The fourth of July has come and gone, both the real holiday of America’s Independence Day and the social media extravaganza of brands trying their utmost to participate. Brands everywhere were putting content out, or trying to, in order to be part of the fun. Some were really well done and some were just lazy and/or a complete miss.
My stance on holidays or other days of importance on the calendar for brands: if you can make it relevant to the subject (the important day) while remaining on-brand, and add something entertaining or interesting to the social conversation – then by all means, go for it. This is a lot easier said than done sometimes. For many brands true creativity is king, and the great content is the fortunate result. On the flip side, if you are posting something just because you have the day marked on your calendar as “important” and are literally just posting to post, because you think you have to because you know other brands will, then there’s a good chance you are just adding to the casserole of annoying brand crap that’s already out there on Facebook, Twitter, LinkedIn, Google+ and beyond…
If you can’t make it relevant, on-brand, and value-added to your audience, you don’t need to be posting on every holiday. “Because it’s the 4th of July” is not a valid reason to put out half-assed or extremely boring and irrelevant content. You won’t be doing your brand any favors.
That all being said, I chose four of my favorites from America’s 237th birthday, from Facebook, as well as two that I wanted to point out as not so well done. Please note: I have blurred out the brands on the poor examples. I am not here to bash anyone. All brands on social have humans working behind them and some have more to learn than others. These are examples for your viewing pleasure, not to knock the brand or to make anyone feel stupid.
I really liked this post. So simple, so relevant. Yes, there were a million firework images from people on the 4th, but this was their version of this hugely popular subject matter. Very on-brand with the fireworks in the shape of Mickey Mouse ears, above the castle. And, the link they provide with the image takes you to their online content hub, with a blog post all about the amazing fireworks shows at Disney World. So, can dive even deeper into what they tease you with here.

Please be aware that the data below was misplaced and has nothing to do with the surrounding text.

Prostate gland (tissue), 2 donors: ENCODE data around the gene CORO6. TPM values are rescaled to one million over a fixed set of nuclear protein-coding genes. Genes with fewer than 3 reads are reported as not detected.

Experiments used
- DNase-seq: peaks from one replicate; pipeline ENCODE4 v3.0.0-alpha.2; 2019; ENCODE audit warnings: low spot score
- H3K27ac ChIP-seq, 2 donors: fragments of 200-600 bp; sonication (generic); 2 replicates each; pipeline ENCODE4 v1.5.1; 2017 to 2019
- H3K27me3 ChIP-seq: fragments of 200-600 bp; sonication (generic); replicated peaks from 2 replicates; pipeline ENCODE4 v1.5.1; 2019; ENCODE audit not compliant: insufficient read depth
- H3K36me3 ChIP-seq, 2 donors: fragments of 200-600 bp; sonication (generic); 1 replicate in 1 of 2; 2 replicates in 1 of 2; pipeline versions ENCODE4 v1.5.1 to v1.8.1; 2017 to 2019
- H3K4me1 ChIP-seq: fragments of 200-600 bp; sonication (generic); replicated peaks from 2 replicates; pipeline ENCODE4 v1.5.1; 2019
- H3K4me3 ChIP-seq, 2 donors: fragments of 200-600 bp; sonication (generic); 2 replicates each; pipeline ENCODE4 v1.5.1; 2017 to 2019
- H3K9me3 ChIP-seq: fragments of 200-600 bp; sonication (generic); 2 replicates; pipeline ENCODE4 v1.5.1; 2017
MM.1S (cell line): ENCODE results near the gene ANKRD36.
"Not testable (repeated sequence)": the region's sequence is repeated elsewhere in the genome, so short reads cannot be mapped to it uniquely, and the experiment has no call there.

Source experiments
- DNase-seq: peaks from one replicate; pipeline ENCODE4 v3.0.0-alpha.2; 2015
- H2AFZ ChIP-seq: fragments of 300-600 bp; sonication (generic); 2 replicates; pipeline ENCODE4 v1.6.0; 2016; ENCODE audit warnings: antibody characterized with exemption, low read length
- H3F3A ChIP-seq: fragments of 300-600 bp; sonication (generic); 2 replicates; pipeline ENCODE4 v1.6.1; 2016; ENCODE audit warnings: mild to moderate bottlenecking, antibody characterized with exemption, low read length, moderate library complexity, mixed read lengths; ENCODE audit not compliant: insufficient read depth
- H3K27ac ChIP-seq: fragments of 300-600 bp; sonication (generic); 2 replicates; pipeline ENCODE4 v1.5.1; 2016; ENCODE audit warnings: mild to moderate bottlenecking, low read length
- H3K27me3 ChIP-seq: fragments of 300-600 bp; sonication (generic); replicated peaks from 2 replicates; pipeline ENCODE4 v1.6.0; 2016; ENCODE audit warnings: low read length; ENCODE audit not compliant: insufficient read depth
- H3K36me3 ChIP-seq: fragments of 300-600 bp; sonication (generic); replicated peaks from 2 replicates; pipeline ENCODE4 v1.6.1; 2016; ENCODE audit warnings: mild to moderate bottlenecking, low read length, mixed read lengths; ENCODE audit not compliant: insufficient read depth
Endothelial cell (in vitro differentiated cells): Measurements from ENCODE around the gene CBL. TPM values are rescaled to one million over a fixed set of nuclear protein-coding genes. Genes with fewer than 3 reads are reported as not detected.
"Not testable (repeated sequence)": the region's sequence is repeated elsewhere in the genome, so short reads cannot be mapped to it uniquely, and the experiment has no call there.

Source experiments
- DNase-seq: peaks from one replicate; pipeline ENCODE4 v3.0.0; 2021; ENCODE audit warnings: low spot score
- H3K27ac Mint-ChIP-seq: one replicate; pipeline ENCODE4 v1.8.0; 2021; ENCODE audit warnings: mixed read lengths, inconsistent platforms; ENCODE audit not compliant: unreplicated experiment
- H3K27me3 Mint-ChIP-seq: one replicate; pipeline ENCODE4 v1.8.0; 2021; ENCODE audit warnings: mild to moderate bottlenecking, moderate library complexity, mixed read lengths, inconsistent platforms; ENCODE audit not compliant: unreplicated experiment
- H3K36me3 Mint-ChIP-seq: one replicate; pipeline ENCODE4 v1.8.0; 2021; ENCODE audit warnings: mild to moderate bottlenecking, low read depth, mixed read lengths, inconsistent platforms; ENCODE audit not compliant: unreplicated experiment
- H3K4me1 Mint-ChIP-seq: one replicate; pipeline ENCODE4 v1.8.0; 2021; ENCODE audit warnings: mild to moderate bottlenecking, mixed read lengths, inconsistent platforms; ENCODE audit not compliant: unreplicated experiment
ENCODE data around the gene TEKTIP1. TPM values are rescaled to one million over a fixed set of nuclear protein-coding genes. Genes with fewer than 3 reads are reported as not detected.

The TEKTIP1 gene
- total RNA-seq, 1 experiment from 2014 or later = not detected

I love the use of their own product, Legos, to be on-brand, relevant, entertaining, and just really creative. A very simple concept here but one that stuck with me. Also, great job in the caption speaking to their fans, their LEGO users and builders. Keeps it within their own community.
Clever. Incoporated “mmmm” with America as the result of eating their sandwiches and ingredients. Here they use their own meats and cheeses to form the flag. Very creative and again, simple.
This one isn’t for a major retail brand like some of the others, but I am a huge Husker fan and was thrilled to see this creative display. Utilizing the stadium image from a very patriotic show from the fans, and used their regular slogan of “Go Big Red” with a USA twist. On-brand, interesting, relevant. Nice.
Not So Good
These just bug me to no end. This falls right into the category of “I think we need to post something because it’s 4th of July.” I really hope this wasn’t an agency helping out with this. This simple lets your community know that you are aware that it’s the 4th of July. You aren’t adding anything interesting or entertaining to anyone’s feed. Your audience doesn’t care if a large retail brand simply wishes them a happy 4th. This just comes off lazy, especially when you see what other creative brands are doing. This brand has almost 100,000 fans and this is what they put out there- the same thing your Grandma texted you.
I looked at this one for several minutes trying to figure it out. Even if there is something really creative underlying this post, I spent way to much time trying to decipher it. Anyway, some people in the comments defended the brand saying it’s a “red, white, and blue” theme. OK, I guess??? She is white. OK, her shoes are white. The ground is kind of white? The Canadian tuxedo she’s wearing is two shades of blue? Is that supposed to be blue for the USA? I just found this really confusing. I do like how it’s subtle and simple. If it is a red, white, and blue theme which I think it is, then OK. Maybe the caption could’ve alluded to that to bring the outfit and the 4th. “Three of our favorite colors. Happy 4th.” Way more clear and on-brand to me.
Last point, if you are posting something for a holiday as American as the 4th of July, please make use of geo-targeting for the country that cares about it. Posting globally to tell the whole world you are happy about your country’s independence day kills the relevance factor for a chunk of your reached fans (depending on who you are and your demographics of course).
It all comes down to being creative, on-brand, and relevant.